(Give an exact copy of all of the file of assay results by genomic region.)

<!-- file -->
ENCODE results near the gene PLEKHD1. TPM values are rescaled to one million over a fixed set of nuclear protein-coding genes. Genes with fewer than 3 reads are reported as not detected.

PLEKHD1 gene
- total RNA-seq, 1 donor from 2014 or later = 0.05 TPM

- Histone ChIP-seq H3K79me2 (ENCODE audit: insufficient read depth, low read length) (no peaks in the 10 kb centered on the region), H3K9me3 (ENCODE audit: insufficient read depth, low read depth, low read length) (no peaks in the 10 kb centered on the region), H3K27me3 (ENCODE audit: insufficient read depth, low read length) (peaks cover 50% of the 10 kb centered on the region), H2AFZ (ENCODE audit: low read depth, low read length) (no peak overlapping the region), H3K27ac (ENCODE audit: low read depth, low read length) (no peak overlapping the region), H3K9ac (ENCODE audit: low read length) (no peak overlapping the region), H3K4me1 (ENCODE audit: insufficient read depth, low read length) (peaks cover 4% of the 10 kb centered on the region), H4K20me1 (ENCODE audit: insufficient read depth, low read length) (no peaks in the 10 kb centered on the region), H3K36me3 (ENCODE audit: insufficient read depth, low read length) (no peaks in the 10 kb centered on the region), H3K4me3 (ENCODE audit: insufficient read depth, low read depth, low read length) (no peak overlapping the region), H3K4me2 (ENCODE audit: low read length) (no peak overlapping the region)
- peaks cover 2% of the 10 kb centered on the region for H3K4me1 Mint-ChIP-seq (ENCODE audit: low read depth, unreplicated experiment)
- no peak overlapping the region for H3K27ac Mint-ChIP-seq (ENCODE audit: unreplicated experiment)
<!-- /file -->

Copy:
ENCODE results near the gene PLEKHD1. TPM values are rescaled to one million over a fixed set of nuclear protein-coding genes. Genes with fewer than 3 reads are reported as not detected.

PLEKHD1 gene
- total RNA-seq, 1 donor from 2014 or later = 0.05 TPM

- Histone ChIP-seq H3K79me2 (ENCODE audit: insufficient read depth, low read length) (no peaks in the 10 kb centered on the region), H3K9me3 (ENCODE audit: insufficient read depth, low read depth, low read length) (no peaks in the 10 kb centered on the region), H3K27me3 (ENCODE audit: insufficient read depth, low read length) (peaks cover 50% of the 10 kb centered on the region), H2AFZ (ENCODE audit: low read depth, low read length) (no peak overlapping the region), H3K27ac (ENCODE audit: low read depth, low read length) (no peak overlapping the region), H3K9ac (ENCODE audit: low read length) (no peak overlapping the region), H3K4me1 (ENCODE audit: insufficient read depth, low read length) (peaks cover 4% of the 10 kb centered on the region), H4K20me1 (ENCODE audit: insufficient read depth, low read length) (no peaks in the 10 kb centered on the region), H3K36me3 (ENCODE audit: insufficient read depth, low read length) (no peaks in the 10 kb centered on the region), H3K4me3 (ENCODE audit: insufficient read depth, low read depth, low read length) (no peak overlapping the region), H3K4me2 (ENCODE audit: low read length) (no peak overlapping the region)
- peaks cover 2% of the 10 kb centered on the region for H3K4me1 Mint-ChIP-seq (ENCODE audit: low read depth, unreplicated experiment)
- no peak overlapping the region for H3K27ac Mint-ChIP-seq (ENCODE audit: unreplicated experiment)